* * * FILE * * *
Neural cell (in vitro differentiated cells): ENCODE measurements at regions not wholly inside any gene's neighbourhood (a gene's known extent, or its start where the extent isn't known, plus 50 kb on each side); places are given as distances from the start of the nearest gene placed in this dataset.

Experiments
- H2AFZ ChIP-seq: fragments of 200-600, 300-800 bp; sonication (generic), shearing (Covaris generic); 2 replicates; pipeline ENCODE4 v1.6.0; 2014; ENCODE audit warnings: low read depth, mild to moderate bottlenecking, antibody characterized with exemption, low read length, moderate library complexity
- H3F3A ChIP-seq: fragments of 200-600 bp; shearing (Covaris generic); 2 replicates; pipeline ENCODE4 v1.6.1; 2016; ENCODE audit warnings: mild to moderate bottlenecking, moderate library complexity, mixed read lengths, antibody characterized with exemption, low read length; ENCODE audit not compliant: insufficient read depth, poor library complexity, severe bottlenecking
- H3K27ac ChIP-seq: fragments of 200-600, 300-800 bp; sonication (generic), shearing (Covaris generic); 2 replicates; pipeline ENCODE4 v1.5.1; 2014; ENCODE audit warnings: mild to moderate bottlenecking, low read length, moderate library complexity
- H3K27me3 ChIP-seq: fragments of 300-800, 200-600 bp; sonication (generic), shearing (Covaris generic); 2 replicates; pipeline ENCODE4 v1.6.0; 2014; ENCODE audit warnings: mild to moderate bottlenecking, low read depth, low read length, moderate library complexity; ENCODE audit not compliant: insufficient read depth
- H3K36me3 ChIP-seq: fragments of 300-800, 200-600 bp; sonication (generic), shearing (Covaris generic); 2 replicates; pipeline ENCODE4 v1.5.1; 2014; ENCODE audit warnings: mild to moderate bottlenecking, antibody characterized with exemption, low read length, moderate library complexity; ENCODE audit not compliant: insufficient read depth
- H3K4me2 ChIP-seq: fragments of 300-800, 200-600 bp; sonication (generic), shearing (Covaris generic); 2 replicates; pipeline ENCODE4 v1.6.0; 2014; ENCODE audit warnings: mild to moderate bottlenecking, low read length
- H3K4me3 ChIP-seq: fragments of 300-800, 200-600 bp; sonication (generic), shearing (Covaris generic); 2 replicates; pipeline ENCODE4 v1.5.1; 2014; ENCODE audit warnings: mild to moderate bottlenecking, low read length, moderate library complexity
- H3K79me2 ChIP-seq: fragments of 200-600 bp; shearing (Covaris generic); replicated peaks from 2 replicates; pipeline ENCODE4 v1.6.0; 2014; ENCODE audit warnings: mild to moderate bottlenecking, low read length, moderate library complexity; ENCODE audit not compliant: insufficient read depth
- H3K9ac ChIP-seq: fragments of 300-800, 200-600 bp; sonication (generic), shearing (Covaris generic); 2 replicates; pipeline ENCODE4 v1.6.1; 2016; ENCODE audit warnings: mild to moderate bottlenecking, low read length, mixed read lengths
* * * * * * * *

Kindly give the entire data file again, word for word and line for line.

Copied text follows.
Neural cell (in vitro differentiated cells): ENCODE measurements at regions not wholly inside any gene's neighbourhood (a gene's known extent, or its start where the extent isn't known, plus 50 kb on each side); places are given as distances from the start of the nearest gene placed in this dataset.

Experiments
- H2AFZ ChIP-seq: fragments of 200-600, 300-800 bp; sonication (generic), shearing (Covaris generic); 2 replicates; pipeline ENCODE4 v1.6.0; 2014; ENCODE audit warnings: low read depth, mild to moderate bottlenecking, antibody characterized with exemption, low read length, moderate library complexity
- H3F3A ChIP-seq: fragments of 200-600 bp; shearing (Covaris generic); 2 replicates; pipeline ENCODE4 v1.6.1; 2016; ENCODE audit warnings: mild to moderate bottlenecking, moderate library complexity, mixed read lengths, antibody characterized with exemption, low read length; ENCODE audit not compliant: insufficient read depth, poor library complexity, severe bottlenecking
- H3K27ac ChIP-seq: fragments of 200-600, 300-800 bp; sonication (generic), shearing (Covaris generic); 2 replicates; pipeline ENCODE4 v1.5.1; 2014; ENCODE audit warnings: mild to moderate bottlenecking, low read length, moderate library complexity
- H3K27me3 ChIP-seq: fragments of 300-800, 200-600 bp; sonication (generic), shearing (Covaris generic); 2 replicates; pipeline ENCODE4 v1.6.0; 2014; ENCODE audit warnings: mild to moderate bottlenecking, low read depth, low read length, moderate library complexity; ENCODE audit not compliant: insufficient read depth
- H3K36me3 ChIP-seq: fragments of 300-800, 200-600 bp; sonication (generic), shearing (Covaris generic); 2 replicates; pipeline ENCODE4 v1.5.1; 2014; ENCODE audit warnings: mild to moderate bottlenecking, antibody characterized with exemption, low read length, moderate library complexity; ENCODE audit not compliant: insufficient read depth
- H3K4me2 ChIP-seq: fragments of 300-800, 200-600 bp; sonication (generic), shearing (Covaris generic); 2 replicates; pipeline ENCODE4 v1.6.0; 2014; ENCODE audit warnings: mild to moderate bottlenecking, low read length
- H3K4me3 ChIP-seq: fragments of 300-800, 200-600 bp; sonication (generic), shearing (Covaris generic); 2 replicates; pipeline ENCODE4 v1.5.1; 2014; ENCODE audit warnings: mild to moderate bottlenecking, low read length, moderate library complexity
- H3K79me2 ChIP-seq: fragments of 200-600 bp; shearing (Covaris generic); replicated peaks from 2 replicates; pipeline ENCODE4 v1.6.0; 2014; ENCODE audit warnings: mild to moderate bottlenecking, low read length, moderate library complexity; ENCODE audit not compliant: insufficient read depth
- H3K9ac ChIP-seq: fragments of 300-800, 200-600 bp; sonication (generic), shearing (Covaris generic); 2 replicates; pipeline ENCODE4 v1.6.1; 2016; ENCODE audit warnings: mild to moderate bottlenecking, low read length, mixed read lengths